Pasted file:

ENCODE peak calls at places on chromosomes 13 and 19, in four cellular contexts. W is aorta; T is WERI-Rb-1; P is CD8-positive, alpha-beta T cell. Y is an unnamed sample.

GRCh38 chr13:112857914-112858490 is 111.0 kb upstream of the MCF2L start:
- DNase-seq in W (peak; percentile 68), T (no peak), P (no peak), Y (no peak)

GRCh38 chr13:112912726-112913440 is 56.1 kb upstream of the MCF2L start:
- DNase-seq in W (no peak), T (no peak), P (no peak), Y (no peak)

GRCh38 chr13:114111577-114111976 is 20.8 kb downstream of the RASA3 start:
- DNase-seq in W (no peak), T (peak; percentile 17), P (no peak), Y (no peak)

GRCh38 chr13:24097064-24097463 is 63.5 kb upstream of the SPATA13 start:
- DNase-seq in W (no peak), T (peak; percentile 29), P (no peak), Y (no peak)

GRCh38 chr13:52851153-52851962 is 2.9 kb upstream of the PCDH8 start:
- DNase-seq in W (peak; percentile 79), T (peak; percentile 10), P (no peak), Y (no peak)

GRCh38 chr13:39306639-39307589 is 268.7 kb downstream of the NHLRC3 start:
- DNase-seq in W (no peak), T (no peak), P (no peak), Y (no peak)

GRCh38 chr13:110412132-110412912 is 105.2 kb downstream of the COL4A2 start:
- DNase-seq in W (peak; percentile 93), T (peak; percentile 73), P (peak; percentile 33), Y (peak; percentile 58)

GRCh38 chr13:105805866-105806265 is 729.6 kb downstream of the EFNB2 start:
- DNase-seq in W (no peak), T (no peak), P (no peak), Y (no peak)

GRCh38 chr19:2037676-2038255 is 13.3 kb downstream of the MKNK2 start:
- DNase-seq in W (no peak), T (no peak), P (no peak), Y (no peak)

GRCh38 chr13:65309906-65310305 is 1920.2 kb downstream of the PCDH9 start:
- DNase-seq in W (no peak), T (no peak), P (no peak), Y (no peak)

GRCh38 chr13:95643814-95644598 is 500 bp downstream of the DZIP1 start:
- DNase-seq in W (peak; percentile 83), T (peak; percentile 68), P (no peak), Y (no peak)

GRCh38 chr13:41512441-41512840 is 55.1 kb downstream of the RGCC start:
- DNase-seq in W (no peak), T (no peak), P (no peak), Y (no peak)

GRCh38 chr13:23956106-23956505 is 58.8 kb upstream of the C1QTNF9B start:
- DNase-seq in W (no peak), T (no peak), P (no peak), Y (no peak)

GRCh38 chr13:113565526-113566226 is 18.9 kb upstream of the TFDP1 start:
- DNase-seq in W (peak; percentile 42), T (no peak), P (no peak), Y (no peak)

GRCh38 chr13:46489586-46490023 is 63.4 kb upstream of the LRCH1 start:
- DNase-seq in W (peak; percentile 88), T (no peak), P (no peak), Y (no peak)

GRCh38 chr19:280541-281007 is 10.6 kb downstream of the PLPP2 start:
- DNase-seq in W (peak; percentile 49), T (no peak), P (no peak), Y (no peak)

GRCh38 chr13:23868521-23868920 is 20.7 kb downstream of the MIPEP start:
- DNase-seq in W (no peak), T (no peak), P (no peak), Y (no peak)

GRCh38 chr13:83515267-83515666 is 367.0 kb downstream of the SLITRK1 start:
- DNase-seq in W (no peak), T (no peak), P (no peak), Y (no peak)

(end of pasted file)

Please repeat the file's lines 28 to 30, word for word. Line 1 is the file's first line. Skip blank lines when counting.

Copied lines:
GRCh38 chr13:113565526-113566226 is 18.9 kb upstream of the TFDP1 start:
- DNase-seq in W (peak; percentile 42), T (no peak), P (no peak), Y (no peak)

GRCh38 chr13:46489586-46490023 is 63.4 kb upstream of the LRCH1 start: